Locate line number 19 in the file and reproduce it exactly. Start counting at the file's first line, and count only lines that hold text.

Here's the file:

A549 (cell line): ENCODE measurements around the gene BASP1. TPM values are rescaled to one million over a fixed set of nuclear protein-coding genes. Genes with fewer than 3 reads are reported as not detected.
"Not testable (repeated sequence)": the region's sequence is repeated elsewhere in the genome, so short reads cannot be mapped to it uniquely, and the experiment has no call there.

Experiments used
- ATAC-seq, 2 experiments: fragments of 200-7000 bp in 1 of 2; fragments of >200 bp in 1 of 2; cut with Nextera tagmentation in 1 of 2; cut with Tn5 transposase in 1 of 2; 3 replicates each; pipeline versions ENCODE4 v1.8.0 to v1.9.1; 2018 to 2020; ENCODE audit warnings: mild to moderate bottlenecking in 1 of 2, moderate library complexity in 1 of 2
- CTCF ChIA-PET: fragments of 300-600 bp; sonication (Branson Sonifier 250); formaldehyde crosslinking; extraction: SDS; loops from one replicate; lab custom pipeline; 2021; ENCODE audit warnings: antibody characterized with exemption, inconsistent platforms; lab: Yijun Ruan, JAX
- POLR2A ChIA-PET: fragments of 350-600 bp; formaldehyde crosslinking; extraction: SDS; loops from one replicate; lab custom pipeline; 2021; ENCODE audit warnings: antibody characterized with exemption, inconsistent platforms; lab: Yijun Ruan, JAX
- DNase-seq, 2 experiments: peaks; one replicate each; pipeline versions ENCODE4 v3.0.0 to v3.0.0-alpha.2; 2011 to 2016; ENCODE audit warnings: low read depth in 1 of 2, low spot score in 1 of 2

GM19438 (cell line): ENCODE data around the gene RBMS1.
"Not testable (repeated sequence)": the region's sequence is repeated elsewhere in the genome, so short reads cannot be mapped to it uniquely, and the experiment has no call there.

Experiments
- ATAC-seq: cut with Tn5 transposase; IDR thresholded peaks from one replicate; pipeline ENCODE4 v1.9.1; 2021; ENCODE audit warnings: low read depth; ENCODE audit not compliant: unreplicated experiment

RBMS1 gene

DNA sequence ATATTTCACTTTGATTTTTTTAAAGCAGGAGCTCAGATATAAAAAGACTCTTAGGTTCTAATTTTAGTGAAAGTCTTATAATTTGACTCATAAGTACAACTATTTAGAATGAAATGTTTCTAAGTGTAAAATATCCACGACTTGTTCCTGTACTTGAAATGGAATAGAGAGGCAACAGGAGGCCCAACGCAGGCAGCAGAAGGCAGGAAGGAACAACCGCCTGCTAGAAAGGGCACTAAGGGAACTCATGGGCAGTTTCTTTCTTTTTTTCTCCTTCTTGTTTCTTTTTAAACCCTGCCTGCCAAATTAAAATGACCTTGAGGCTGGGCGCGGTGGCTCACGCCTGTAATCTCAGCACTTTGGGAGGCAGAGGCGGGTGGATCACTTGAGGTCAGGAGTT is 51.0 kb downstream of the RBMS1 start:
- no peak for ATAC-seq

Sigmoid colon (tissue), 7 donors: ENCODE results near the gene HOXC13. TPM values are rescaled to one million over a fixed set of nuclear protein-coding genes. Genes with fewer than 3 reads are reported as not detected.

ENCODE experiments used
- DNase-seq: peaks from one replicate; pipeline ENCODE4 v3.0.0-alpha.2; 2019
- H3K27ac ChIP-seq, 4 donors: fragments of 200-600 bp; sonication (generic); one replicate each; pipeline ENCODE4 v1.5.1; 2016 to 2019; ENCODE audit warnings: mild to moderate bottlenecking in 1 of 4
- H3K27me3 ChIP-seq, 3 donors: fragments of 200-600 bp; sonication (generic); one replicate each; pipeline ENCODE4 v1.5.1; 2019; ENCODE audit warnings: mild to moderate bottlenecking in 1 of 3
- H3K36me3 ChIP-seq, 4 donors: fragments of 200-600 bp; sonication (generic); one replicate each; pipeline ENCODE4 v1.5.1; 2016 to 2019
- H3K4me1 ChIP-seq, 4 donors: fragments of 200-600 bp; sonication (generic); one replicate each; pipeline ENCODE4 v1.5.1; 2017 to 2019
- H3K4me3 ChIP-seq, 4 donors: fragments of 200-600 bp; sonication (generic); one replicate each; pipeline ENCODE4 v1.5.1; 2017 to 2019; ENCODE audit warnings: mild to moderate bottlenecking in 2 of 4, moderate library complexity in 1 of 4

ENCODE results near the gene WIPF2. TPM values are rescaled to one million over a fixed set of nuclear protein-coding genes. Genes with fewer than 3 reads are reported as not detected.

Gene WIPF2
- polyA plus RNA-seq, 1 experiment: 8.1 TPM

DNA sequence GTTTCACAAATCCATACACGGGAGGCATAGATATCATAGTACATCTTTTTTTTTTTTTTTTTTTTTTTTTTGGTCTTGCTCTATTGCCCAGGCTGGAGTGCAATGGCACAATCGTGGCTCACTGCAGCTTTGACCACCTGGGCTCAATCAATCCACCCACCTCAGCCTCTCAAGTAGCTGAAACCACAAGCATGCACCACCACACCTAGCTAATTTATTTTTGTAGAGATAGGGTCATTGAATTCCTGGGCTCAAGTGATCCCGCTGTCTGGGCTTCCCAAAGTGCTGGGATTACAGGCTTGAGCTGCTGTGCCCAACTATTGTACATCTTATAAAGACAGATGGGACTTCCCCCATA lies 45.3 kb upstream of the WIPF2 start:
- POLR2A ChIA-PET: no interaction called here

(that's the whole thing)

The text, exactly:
- H3K27me3 ChIP-seq, 3 donors: fragments of 200-600 bp; sonication (generic); one replicate each; pipeline ENCODE4 v1.5.1; 2019; ENCODE audit warnings: mild to moderate bottlenecking in 1 of 3